Bush and Inhofe’s Home States Scorched By Wildfires And Droughts

Sen. James Inhofe (R-OK), the outgoing chairman of the Senate environment committee, calls climate change “the greatest hoax ever perpetrated on the American people.” But the facts about global warming are clear, and as ClimateProgress notes, the evidence is right in Inhofe’s backyard.

A record-high 9.5 million acres have been burned by wildland fires in 2006, according to the National Climatic Data Center. As the U.S. Drought Monitor shows below, the northern part of Inhofe’s home state of Oklahoma is “currently experiencing the most severe levels of drought in the U.S.,” while “nearly all of Oklahoma is at least experiencing ‘abnormally dry’ (yellow) conditions.” President Bush’s home state of Texas is also undergoing critical drought conditions.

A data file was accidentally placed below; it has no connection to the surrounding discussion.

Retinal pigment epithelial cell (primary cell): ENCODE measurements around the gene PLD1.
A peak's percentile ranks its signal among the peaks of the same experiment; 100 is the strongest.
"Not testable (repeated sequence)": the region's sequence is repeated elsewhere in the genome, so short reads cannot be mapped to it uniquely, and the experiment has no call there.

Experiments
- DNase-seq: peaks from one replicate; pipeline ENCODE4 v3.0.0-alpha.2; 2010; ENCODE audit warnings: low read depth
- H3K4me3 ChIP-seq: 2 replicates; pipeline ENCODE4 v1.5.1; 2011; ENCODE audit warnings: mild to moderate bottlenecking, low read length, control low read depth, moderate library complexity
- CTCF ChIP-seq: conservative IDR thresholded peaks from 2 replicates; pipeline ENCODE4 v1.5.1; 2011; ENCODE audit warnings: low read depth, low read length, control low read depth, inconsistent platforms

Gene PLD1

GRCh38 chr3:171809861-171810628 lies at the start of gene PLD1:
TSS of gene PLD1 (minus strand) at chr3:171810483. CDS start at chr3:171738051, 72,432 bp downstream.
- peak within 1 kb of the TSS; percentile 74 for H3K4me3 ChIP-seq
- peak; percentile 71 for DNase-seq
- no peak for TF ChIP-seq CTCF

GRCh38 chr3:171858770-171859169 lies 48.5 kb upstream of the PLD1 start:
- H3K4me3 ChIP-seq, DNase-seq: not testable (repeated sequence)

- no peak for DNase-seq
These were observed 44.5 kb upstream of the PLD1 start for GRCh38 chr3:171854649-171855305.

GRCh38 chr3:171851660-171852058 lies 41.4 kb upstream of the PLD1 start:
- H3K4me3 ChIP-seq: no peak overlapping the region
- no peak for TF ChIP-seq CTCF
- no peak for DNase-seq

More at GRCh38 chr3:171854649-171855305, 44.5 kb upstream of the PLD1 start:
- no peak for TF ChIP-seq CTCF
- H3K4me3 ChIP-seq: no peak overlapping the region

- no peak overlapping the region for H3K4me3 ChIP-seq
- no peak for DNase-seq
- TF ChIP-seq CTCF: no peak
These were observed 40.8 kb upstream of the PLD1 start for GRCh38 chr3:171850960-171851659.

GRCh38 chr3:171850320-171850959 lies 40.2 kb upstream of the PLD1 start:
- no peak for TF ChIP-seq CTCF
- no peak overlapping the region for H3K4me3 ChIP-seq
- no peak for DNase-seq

Data from more than 50 climate models have revealed a direct link between rises in global temperature and damage to ecosystems, including higher risks of “forest fires, droughts and flooding.” Almost 45 percent of the contiguous U.S. experienced “moderate to extreme droughts” this year, while “some areas, such as the Northeast of the country experienced record rainfalls and severe floods.” Researchers announced in May that deserts in the American Southwest “are creeping toward heavily populated areas as the jet streams shift,” meaning areas “already stressed by drought may get even drier.

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